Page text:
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Denis Shifrin 1927-2021

Denis at his studio: the hub of his artistic creations

An artist, a fighter, a noble and loving soul

by Dubbie & Ilan Shifrin and Orna Pomerantz (nee Shifrin) (Gussie and Denis Shifrin's children)

Denis Shifrin was born in 1927 in Liverpool, England. Denis was known to his friends as a multidisciplinary artist and a talented advertising professional. Yet, very few knew that at the same time as his main work in advertising, he served as a fighter in the "Caesarea" unit of Israel's Secret Intelligence Service, the "Mossad." Denis was one of a handful of "Mossad" fighters who bravely and safely led IDF's Operation "Spring of Youth" that involved Sayeret Matkal fighters on a stormy black night in April 1973 to their destinations in the heart of the Muslim Quarter in Beirut, where three of Fatah and Black September's senior terror commanders dwelled. Like the rest of his "Caesarea" comrades, whose life in the shadows was not their primary occupation, Denis, who was the eldest, volunteered to serve whenever duty called. At a modest party, his children held for his 80th birthday, many of the guests were surprised when Brigadier General Mano Shaked, who commanded the military operation "Spring of Youth", and Mike Harari, the legendary commander of the "Caesarea", disclosed to the audience that "the British talented gentleman has immensely and modestly contributed to Israel's security for many years." At the headquarters of the "Mossad" under a glass casing, stands an impressive kinetic work of art made of wood named "The World of the Warrior". This work based on the "Spring of Youth" Operation was created by Denis as a token of appreciation for the organization and its anonymous warriors.

Denis was born into a Zionist and secular family. His father migrated to England in the early 20th century from Vitebsk, Belarus. His father was a self-taught artist and a gifted master carpenter who lovingly read to his son humorous Jewish folklore legends of Shalom Aleichem, Israel Zangwill, as well as children's fairy tales of the Grimm brothers and many others.

As a gifted student he was accepted at the age of 17 to a Medical School and later attended the Sir John Cass School of Fine Arts in London. However, upon the persuasion of the Zionist "emissary" from "The State to be", who convinced him that "in Israel there was no need for doctors and artists but rather for farmers", he decided to "abandon" his medical studies and devote himself to agricultural training and the management of the Habonim Moadon in London. There, he met his future wife Gussie, who was born in Germany and was among the 10,000 fortunate children who had survived the Holocaust as they had arrived in England on "Kindertransport" trains just before the outbreak of World War II. In 1948, Denis and Gussie married and in 1949 they immigrated to Israel and were among the founders of Kibbutz Kfar Hanassi in the Galilee. The young couple was not pleased with the kibbutz lifestyle and three years later relocated to Tel Aviv. Fortunately, Denis joined the "University of his life" at Max Leon's renowned publishing house "Leon the Printer". At Leon's Denis forged close relationships with famous artists such as Paul Kor, Shmuel Katz, Friedel Stern, and others.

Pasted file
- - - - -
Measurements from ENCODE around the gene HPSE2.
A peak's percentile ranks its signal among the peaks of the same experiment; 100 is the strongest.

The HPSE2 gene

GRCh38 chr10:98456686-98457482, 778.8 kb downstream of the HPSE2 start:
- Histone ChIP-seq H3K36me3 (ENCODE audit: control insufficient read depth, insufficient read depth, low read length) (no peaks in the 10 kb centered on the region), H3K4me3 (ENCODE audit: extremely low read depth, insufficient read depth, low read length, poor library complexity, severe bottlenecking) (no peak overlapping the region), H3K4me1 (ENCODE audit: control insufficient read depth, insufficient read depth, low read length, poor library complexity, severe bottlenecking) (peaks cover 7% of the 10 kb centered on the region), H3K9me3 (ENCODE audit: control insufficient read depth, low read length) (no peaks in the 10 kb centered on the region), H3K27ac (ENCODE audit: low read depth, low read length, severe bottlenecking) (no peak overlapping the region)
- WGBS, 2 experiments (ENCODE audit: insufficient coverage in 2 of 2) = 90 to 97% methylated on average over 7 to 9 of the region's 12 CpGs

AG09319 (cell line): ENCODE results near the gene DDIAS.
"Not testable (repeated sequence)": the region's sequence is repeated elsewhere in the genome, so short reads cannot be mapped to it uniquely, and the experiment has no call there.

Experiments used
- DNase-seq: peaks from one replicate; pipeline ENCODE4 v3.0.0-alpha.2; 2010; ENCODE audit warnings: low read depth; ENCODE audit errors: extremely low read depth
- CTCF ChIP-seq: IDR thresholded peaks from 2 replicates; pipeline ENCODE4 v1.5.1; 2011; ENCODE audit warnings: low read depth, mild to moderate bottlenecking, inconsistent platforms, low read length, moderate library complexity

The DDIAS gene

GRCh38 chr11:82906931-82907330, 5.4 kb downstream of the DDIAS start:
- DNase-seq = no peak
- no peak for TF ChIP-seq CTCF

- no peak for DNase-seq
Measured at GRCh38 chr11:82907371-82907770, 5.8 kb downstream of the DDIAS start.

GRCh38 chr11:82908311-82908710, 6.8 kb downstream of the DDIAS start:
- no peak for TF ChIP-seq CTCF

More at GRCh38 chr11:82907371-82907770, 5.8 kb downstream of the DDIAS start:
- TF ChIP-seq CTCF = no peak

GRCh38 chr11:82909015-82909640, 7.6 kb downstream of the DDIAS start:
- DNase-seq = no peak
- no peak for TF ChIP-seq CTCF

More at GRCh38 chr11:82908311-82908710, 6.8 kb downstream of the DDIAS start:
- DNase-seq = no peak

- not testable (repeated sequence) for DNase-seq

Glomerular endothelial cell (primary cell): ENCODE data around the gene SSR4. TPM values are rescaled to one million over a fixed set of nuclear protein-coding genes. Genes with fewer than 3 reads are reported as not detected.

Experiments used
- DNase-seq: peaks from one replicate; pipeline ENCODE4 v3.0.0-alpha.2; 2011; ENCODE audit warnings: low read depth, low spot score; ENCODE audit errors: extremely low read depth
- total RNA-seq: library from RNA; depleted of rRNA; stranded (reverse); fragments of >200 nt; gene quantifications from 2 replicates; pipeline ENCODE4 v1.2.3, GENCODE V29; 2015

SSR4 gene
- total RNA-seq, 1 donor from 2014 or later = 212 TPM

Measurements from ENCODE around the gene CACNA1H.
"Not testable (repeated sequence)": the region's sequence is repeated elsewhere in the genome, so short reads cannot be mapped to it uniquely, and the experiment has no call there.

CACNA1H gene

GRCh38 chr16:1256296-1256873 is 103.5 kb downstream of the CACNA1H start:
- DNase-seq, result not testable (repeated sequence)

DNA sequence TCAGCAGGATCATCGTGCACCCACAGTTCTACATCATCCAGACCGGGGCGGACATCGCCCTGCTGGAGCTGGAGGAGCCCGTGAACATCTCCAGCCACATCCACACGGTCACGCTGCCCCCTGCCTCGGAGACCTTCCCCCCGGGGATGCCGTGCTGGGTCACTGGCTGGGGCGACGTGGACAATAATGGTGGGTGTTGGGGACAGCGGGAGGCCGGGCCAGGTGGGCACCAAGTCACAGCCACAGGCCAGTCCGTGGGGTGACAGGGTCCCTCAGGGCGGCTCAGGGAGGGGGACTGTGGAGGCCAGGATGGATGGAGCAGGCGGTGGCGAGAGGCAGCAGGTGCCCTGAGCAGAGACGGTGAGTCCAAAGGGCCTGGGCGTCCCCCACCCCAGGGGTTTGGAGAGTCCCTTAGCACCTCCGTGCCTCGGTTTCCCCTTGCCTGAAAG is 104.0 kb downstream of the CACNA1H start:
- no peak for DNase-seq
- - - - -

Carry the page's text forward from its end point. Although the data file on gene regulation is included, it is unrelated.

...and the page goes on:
Alongside his ongoing work, he was engaged in illustrating children's books including Ima Mesaperet (Mother Tells Stories) and Aba Mesaper (Father Tells Stories), Margaliyot Youth Encyclopedia and many more. He also illustrated for Omer, the new immigrants' newspaper and Davar Leyeladim, where he became acquainted with the famed artist and writer Nahum Gutman. Denis illustrated for a couple of years and designed the famous logo of the first Israeli young children's magazine Etzba'oni, Until his last days, he voluntarily and proudly contributed hundreds of illustrations and cartoons to the English-language ESRA Magazine and the Habonim Alumni Association (Irgun Bogrei Habonim) magazine, Kol Bogrei Habonim.

Denis was a pioneer and founder of Israel's international marketing communications and advertising and greatly assisted Israeli exporting companies, including Israel Aerospace Industries (IAI), Elscint, Rafael, Scitex, and numerous others, in promoting their systems the world over.

Later in the 1980s, when Denis retired from his advertising agency Shifrin- Na'aman, which he had founded in the early 1960s with his partner Josef Na'aman, he presented several exhibitions of his fabulous miniature wooden kinetic sculptures.

During the Yom Kippur War, Denis volunteered as an illustrator for wounded soldiers in the Tel Hashomer Hospital in the Rehabilitation Ward. Wearing a doctor's robe, he was nicknamed " Dr. Denis the Painter." Among countless illustrations, Denis especially remembered the one he painted on the plaster of a fatally wounded soldier who could only communicate with his eyes through a crack in his plaster. The doctors had very little hope for his rehabilitation. Some years later, on the flight taking him back home from one of his confidential missions, Denis heard a shout: "Dr. Denis." He tried to ignore the shout, but the passenger insisted and told him that he was the wounded soldier with the plaster he had painted on.

Denis was described by his children as a "Noble and Loving Soul" owing to his immeasurable care and dedication to his loving wife Gussie, who suffered a severe stroke in 1985. Denis retired from his agency to take care of her full time. "She was alongside and supported me with all my activities as a full partner throughout our marriage, so I decided it was my turn to be there for her." He cared for her with supreme devotion for 30 years, until her death in 2015. Gussie and Denis donated their bodies to science leaving behind three children, seven grandchildren and eight great-grandchildren.

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